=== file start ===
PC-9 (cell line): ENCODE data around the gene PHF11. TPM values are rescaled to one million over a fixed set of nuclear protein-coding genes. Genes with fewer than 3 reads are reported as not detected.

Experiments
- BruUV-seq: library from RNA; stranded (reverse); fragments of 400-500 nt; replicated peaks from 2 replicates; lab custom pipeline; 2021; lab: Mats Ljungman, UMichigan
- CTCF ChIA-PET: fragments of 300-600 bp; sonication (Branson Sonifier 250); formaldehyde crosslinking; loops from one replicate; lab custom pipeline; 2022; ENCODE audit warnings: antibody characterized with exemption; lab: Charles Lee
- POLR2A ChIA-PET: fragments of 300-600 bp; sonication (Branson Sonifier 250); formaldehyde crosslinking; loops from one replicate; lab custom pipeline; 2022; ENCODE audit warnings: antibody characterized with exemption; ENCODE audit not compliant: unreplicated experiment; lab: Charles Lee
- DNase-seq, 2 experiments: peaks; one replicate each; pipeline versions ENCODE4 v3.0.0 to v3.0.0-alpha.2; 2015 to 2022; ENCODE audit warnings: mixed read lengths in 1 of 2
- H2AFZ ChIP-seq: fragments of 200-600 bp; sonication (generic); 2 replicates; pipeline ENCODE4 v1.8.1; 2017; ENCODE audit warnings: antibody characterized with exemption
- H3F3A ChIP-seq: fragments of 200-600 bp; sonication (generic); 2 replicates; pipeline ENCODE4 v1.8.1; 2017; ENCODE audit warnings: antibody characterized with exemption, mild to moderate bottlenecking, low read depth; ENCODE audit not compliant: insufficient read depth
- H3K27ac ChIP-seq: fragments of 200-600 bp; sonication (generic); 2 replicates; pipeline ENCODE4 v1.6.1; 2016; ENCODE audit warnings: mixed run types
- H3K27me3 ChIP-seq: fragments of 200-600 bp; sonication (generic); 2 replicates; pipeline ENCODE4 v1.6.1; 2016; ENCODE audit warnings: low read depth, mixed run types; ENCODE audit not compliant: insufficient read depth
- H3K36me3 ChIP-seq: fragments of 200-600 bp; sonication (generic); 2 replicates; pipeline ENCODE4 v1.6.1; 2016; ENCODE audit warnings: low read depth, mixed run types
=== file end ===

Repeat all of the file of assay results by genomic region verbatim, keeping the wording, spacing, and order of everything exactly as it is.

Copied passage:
PC-9 (cell line): ENCODE data around the gene PHF11. TPM values are rescaled to one million over a fixed set of nuclear protein-coding genes. Genes with fewer than 3 reads are reported as not detected.

Experiments
- BruUV-seq: library from RNA; stranded (reverse); fragments of 400-500 nt; replicated peaks from 2 replicates; lab custom pipeline; 2021; lab: Mats Ljungman, UMichigan
- CTCF ChIA-PET: fragments of 300-600 bp; sonication (Branson Sonifier 250); formaldehyde crosslinking; loops from one replicate; lab custom pipeline; 2022; ENCODE audit warnings: antibody characterized with exemption; lab: Charles Lee
- POLR2A ChIA-PET: fragments of 300-600 bp; sonication (Branson Sonifier 250); formaldehyde crosslinking; loops from one replicate; lab custom pipeline; 2022; ENCODE audit warnings: antibody characterized with exemption; ENCODE audit not compliant: unreplicated experiment; lab: Charles Lee
- DNase-seq, 2 experiments: peaks; one replicate each; pipeline versions ENCODE4 v3.0.0 to v3.0.0-alpha.2; 2015 to 2022; ENCODE audit warnings: mixed read lengths in 1 of 2
- H2AFZ ChIP-seq: fragments of 200-600 bp; sonication (generic); 2 replicates; pipeline ENCODE4 v1.8.1; 2017; ENCODE audit warnings: antibody characterized with exemption
- H3F3A ChIP-seq: fragments of 200-600 bp; sonication (generic); 2 replicates; pipeline ENCODE4 v1.8.1; 2017; ENCODE audit warnings: antibody characterized with exemption, mild to moderate bottlenecking, low read depth; ENCODE audit not compliant: insufficient read depth
- H3K27ac ChIP-seq: fragments of 200-600 bp; sonication (generic); 2 replicates; pipeline ENCODE4 v1.6.1; 2016; ENCODE audit warnings: mixed run types
- H3K27me3 ChIP-seq: fragments of 200-600 bp; sonication (generic); 2 replicates; pipeline ENCODE4 v1.6.1; 2016; ENCODE audit warnings: low read depth, mixed run types; ENCODE audit not compliant: insufficient read depth
- H3K36me3 ChIP-seq: fragments of 200-600 bp; sonication (generic); 2 replicates; pipeline ENCODE4 v1.6.1; 2016; ENCODE audit warnings: low read depth, mixed run types